- The fragmented health care system. Evidence was presented regarding the lack of funding for services available to residential care consumers including dental, mental health, GP services, end of life care and hospital care. Witnesses also described the issues surrounding the lack of communication between hospitals and residential care and presented a strong argument for integrated care.
- Workforce issues. Witnesses talked about the work of personal care attendants which is “hard and poorly remunerated”. It is also to be further debated as to whether there should be a minimum qualification for PC workers and a screening database. Evidence for staff attraction and retention was discussed and it was determined that “there is a need for a larger, better educated and better skilled workforce”. This includes a demand for specialised dementia education and training.
- The role of informal carers. Sue Elderton from Carers Australia stated that there are 2.7 million carers in Australia who suffer very high levels of stress due to their caring responsibilities. According to Elderton, the value of unpaid carers was estimated at $60.3 billion in 2015.
- Experiences of older Australians receiving care. Witnesses described the lack of communication surrounding consumer directed care, inequity between high and low income earners and the shortfalls of dementia care.
Mr McEvoy closed by describing the remembrance and respect that occurs on Anzac Day towards our veterans and that the challenge for policy makers and regulators is to create this level of dignity for all older Australians, every day.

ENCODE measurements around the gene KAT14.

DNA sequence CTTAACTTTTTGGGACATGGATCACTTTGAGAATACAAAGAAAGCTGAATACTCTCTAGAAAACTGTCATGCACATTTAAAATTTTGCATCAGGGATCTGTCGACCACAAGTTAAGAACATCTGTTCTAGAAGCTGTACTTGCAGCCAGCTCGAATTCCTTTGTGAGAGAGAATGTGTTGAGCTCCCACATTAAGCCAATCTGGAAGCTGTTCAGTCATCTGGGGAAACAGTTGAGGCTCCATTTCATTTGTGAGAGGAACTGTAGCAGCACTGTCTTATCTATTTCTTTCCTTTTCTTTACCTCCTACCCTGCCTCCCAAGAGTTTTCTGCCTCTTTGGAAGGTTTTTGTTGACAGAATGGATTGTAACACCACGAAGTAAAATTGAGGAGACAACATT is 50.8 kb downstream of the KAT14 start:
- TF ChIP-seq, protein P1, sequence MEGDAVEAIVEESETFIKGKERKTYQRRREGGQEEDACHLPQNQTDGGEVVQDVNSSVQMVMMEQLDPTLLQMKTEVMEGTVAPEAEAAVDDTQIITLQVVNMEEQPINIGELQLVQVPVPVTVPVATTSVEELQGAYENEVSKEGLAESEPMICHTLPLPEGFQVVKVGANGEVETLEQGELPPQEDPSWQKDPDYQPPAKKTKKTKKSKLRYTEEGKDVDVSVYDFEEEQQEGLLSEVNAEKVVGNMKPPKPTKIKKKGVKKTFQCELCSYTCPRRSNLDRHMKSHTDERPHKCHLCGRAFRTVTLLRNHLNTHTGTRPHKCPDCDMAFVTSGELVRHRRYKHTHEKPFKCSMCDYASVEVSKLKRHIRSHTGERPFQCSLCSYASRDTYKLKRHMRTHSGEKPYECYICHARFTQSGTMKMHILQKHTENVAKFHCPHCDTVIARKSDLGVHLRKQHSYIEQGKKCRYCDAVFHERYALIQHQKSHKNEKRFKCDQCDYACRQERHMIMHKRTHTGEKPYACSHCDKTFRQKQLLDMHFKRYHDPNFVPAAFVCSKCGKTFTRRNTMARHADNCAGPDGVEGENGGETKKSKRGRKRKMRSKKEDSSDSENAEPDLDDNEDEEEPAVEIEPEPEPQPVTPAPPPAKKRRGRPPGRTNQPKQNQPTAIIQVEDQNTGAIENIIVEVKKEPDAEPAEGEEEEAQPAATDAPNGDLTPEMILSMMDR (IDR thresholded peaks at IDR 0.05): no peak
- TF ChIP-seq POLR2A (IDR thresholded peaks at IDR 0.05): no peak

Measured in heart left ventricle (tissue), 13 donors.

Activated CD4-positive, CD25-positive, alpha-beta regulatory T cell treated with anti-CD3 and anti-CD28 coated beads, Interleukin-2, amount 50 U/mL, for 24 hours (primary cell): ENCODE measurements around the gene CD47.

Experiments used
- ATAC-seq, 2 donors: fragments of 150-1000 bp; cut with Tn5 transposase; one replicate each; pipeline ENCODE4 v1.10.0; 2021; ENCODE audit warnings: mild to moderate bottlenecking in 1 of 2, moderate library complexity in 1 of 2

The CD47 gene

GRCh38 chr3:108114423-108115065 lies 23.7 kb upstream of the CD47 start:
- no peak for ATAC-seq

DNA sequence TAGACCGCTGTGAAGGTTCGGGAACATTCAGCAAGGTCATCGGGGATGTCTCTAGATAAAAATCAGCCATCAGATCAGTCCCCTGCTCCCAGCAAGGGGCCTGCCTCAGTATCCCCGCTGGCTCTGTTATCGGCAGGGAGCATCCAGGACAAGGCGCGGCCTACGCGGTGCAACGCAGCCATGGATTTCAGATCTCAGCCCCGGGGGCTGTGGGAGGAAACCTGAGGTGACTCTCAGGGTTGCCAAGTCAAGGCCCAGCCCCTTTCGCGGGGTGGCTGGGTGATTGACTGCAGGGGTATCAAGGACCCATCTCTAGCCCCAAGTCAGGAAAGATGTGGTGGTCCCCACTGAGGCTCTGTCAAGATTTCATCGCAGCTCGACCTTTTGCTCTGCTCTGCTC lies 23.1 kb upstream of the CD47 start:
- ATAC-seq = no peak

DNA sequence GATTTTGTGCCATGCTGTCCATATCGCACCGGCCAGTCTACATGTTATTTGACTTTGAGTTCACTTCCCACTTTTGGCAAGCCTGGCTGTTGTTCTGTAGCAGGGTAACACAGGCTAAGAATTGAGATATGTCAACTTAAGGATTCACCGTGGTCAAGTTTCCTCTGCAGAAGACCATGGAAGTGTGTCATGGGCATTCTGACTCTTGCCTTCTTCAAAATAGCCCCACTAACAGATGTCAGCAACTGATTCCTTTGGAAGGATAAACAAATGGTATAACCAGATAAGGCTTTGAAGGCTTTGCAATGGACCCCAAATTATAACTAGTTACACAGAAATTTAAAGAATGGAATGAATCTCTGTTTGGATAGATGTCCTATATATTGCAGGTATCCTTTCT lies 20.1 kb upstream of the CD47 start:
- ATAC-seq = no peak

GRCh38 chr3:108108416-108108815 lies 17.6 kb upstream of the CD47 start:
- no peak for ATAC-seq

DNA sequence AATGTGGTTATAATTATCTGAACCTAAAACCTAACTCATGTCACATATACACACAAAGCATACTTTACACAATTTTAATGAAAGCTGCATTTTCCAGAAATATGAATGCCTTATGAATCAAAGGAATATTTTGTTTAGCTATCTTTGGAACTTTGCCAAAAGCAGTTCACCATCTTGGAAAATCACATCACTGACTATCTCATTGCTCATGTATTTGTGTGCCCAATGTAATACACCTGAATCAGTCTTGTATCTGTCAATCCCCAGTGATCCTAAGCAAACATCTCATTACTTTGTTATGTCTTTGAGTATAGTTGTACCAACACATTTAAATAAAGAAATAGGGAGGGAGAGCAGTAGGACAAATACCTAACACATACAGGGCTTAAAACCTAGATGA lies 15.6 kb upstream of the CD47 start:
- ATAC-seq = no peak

The full transcripts for Adelaide Hearing 1 can be found here.
Adelaide Hearing 2
The next round of hearings will take place in Adelaide from Monday 18 March until Friday 22 March 2019. This hearing will on inquire into home care, specifically:
- the perspective and experience of people seeking or receiving aged care services in their home, or their family members
- quality and safety in aged care in the home, accessibility to aged care in the home, the interface between aged care in the home and other care, sustainability and the future of aged care in the home
- other key issues affecting the functioning of the Australian aged care system as it relates to aged care in the home
- the regulatory framework as it applies to aged care in the home.